“We want to make people feel good about things that we feel terrible about.” says David Brewis, who has co-led the band Field Music with his brother Peter since 2004. It’s a statement which seems particularly fitting to their latest album, Flat White Moon released on 23 April via Memphis Industries.
Like so many of plans made in the past year, Flat White Moon started out as one thing and evolved into another. After the complexities of touring 2018’s Open Here, which required a bigger live band to cover the expansive arrangements, and then 2020’s Making A New World, which was performed as one continuous piece with a synchronised visual accompaniment, Field Music’s newest album began with the desire to play and to have fun.
David: “We don’t usually record a song thinking about how we’re going to play it live. We’re not that kind of band. But there was a sense that it would be fun to do new songs which didn’t have those complications.”
Peter: “We say it all the time: You make music with your ears and your brain first. But I trust my ears and my brain, so let’s make something which just feels good and feels physical.”
Sporadic sessions for the album began in late 2019 at the pair’s studio in Sunderland, slotted between rehearsals and touring. The initial recordings pushed a looser performance aspect to the fore, inspired by some of their very first musical loves; Free, Fleetwood Mac, Led Zeppelin and The Beatles; old tapes and LPs pilfered from their parents’ shelves. But a balance between performance and construction has always been an essential part of Field Music.
P: “I was listening to Odelay and Three Feet High and Rising. I love how they use samples on those albums, taking parts that are obviously played – that are gestural – and then reconstruct them.”
By March, recording had already begun for most of the album’s tracks and, with touring for Making A New World winding down, Peter and David were ready to plough on and finish the record.
D: “And then, of course, coronavirus happens. I think our plan for the record had already started shifting but the fact that we were both then working from home, stuck with ourselves, accelerated the change, though I probably hung on to the initial idea longer than Peter did.”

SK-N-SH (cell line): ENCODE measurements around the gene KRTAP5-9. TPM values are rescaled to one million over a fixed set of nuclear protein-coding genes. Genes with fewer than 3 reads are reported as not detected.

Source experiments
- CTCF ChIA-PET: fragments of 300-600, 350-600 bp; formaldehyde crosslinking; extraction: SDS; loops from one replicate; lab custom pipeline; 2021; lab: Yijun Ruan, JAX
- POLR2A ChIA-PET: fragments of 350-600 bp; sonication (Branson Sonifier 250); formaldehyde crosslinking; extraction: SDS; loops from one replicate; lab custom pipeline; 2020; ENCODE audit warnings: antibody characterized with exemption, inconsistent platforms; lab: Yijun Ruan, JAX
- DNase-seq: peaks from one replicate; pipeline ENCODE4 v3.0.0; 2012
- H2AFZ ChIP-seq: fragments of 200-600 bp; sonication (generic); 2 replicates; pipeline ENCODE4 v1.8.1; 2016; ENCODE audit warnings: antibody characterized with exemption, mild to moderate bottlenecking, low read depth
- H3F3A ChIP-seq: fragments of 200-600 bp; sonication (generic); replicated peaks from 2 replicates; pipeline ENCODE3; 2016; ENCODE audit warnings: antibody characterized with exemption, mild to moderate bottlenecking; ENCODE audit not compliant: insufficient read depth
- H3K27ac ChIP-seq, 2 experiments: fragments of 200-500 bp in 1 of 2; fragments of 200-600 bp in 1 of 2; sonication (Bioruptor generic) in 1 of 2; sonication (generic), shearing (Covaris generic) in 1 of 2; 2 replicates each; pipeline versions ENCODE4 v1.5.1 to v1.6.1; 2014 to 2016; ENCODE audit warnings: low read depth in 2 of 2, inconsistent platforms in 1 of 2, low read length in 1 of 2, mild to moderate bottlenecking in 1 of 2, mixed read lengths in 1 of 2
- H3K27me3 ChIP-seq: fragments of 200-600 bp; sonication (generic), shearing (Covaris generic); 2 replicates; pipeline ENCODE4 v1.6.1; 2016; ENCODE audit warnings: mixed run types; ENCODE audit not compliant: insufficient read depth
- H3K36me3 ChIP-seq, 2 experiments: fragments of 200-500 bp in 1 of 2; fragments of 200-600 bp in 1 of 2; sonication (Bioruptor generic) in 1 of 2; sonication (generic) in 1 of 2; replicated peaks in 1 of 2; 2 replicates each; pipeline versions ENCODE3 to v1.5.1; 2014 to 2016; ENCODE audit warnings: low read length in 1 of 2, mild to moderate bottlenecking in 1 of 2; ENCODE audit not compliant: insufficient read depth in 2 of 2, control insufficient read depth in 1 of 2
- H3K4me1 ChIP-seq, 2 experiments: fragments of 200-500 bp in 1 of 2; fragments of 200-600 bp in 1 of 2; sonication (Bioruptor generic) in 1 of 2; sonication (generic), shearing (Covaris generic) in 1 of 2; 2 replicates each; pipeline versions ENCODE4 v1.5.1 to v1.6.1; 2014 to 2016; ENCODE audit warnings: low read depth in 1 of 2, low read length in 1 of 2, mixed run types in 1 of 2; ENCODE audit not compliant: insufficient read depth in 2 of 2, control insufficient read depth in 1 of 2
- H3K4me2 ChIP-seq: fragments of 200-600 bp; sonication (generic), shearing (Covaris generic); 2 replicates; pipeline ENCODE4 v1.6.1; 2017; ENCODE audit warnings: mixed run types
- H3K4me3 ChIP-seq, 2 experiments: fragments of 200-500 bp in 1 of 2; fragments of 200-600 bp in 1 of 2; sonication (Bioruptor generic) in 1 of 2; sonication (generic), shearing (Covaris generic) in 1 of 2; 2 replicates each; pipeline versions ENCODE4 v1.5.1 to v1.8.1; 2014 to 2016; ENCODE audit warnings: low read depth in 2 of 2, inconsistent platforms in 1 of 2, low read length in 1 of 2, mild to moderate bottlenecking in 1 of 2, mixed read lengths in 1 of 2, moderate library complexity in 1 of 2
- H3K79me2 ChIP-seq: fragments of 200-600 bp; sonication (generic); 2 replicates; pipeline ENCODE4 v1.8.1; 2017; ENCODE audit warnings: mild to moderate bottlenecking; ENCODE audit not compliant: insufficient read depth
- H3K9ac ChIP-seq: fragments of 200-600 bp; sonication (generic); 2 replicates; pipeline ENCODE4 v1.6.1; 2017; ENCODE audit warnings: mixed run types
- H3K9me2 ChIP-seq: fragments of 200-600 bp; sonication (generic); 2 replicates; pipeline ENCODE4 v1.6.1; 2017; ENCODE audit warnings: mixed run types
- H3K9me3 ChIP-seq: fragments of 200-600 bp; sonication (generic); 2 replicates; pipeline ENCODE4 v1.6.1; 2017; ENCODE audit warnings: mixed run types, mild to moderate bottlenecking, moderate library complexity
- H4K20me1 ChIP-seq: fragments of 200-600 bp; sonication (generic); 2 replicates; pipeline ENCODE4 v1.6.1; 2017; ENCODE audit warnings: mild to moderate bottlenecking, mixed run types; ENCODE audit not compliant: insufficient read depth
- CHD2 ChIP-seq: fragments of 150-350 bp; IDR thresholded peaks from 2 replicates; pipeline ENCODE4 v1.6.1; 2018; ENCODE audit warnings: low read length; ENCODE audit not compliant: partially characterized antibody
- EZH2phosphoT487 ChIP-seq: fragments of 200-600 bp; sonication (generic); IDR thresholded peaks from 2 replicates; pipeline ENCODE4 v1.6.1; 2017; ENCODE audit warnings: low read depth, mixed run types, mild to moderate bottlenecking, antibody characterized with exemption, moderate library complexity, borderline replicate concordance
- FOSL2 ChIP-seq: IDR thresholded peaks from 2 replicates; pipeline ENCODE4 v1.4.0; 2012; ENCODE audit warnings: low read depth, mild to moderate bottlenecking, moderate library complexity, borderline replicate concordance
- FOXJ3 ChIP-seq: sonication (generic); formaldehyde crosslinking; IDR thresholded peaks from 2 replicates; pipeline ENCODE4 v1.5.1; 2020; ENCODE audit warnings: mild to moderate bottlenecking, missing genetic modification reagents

P: “I needed to retreat into myself. I enjoyed messing around with the material. I didn’t want to have to think of parts or arrangements. I wanted to play. So it wasn’t against the original idea. It was more of an extension.”
This playfulness became a way to offset the darkness and the sadness of many of the lyrics. Much of the album is plainly about loss and grief, and also about the guilt and isolation which comes with that.
D: “We’ve always tried to write what’s uppermost in our minds. With Making A New World we could sidestep our own lives to a degree. We could immerse ourselves in other people’s stories until we were ready to face the other stuff.”
Those personal upheavals are apparent on songs like Out of the Frame, where the loss of a loved one is felt more deeply because they can’t be found in photographs and compounded by the suspicion that you caused their absence, or on When You Last Heard From a Linda, which details the confusion of being unable to penetrate a best friend’s loneliness in the darkest of circumstances.
Some songs are more impressionistic. Orion From The Streets combines Studio Ghibli, a documentary about Cary Grant and an excess of wine to become a hallucinogenic treatise on memory and guilt.. Others, such as Not When You’re In Love, are more descriptive. Here, the narrator guides us through slide-projected scenes, questioning the ideas and semantics of ‘love’ as well the reliability of his own memory.
The original, minimal aesthetic appears most strongly in songs like Do Me A Favour and Meant To Be; an upside-down take on the call and answer blues of Oh Well or Black Dog but shot through with rhythms inspired by Spanish duo Las Grecas.
For the most part, the album has fewer explicitly political themes than previous records, though there is No Pressure, about a political class who feel no obligation to take responsibility if they can finagle a narrative instead. And there’s I’m The One Who Wants To Be With You which skirts its way around toxic masculinity through teenage renditions of soft-rock balladry.
After the mesmeric, bittersweet eulogies of Invisible Days and The Curtained Room, the album closes with You Get Better and an unexpected note of optimism. Though in true Field Music fashion, it’s an ambiguous optimism; a hopeful song about not looking for one magical solution to a problem, but just to keep going in the hope that things could change.
On Flat White Moon Field Music take on the challenge of representing negative emotions in a way that doesn’t dilute or obscure them but which can still uplift. The result is a generous record of bounteous musical ideas, in many ways Field Music’s most immediately gratifying to date.